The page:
Getting started is the most daunting part of gardening. So to figure it all out, we called master gardener Adam Weiss, who runs gardening seminars through his Woodstock-based B&B, Pike Lane, and writes a blog full of tips, tricks, and wisdom. What follows are his thoughts on what to plant and when to get it into the ground.
Seeds versus starter plants.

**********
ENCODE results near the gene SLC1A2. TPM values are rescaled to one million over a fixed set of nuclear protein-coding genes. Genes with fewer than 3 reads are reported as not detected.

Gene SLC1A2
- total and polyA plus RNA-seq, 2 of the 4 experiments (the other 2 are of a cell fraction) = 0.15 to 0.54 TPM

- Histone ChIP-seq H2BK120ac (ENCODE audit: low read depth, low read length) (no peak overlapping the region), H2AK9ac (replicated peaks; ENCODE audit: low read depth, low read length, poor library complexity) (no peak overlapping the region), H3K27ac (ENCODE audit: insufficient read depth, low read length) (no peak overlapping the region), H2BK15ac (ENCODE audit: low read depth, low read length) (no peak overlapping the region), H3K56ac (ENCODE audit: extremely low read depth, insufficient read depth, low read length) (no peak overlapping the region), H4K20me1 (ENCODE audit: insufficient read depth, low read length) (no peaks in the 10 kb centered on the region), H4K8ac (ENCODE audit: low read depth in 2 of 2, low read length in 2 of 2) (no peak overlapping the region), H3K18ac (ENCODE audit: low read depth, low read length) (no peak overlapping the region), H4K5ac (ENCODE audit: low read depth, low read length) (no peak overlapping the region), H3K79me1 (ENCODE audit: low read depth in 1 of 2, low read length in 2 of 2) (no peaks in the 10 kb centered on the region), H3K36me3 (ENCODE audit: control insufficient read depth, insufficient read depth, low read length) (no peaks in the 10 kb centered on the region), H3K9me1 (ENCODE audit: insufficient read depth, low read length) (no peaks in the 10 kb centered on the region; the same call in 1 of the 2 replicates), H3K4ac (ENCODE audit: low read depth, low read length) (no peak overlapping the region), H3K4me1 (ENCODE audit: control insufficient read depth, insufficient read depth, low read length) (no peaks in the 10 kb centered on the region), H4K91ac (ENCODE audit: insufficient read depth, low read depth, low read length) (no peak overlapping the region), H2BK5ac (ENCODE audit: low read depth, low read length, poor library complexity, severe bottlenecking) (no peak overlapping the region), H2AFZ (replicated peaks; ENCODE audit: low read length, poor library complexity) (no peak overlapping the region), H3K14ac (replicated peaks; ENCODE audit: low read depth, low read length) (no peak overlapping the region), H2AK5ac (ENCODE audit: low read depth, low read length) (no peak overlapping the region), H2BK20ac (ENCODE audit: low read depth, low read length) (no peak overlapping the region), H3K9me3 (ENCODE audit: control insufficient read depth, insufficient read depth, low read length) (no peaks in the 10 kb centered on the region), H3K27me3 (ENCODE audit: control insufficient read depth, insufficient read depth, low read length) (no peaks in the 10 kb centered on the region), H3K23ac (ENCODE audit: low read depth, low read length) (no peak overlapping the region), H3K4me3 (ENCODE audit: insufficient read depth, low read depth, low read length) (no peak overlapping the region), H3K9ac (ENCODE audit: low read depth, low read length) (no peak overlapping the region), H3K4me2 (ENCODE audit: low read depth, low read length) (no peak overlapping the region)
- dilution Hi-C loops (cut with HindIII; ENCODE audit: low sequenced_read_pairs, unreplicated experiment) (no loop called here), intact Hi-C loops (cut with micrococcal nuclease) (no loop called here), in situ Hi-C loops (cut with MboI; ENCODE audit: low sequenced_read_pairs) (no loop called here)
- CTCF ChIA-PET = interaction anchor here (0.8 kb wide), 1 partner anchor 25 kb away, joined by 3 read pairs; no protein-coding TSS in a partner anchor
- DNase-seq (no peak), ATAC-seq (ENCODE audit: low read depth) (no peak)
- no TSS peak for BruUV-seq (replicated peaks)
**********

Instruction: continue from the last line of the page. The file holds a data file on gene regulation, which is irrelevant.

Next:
Most vegetables – tomatoes, eggplants, broccoli, Swiss chard, peppers, and melons – are better off being put into the ground as starter plants and, therefore, can be seeded early indoors. If you have the space for this, you'll end up with stronger, healthier and more mature plants once it's time to move them outside. But you'll need special equipment like heat mats and ultra-violet lights and a little extra know-how. A simpler way to get a head start is to buy starter plants from your local garden shop and put them into the ground the same day. If seeding directly into the ground, pay special attention to timing. Vegetables such as lettuces, beets, and carrots are best planted as seeds directly into the ground because they're hearty against early season chill and don't like to be moved once planted.
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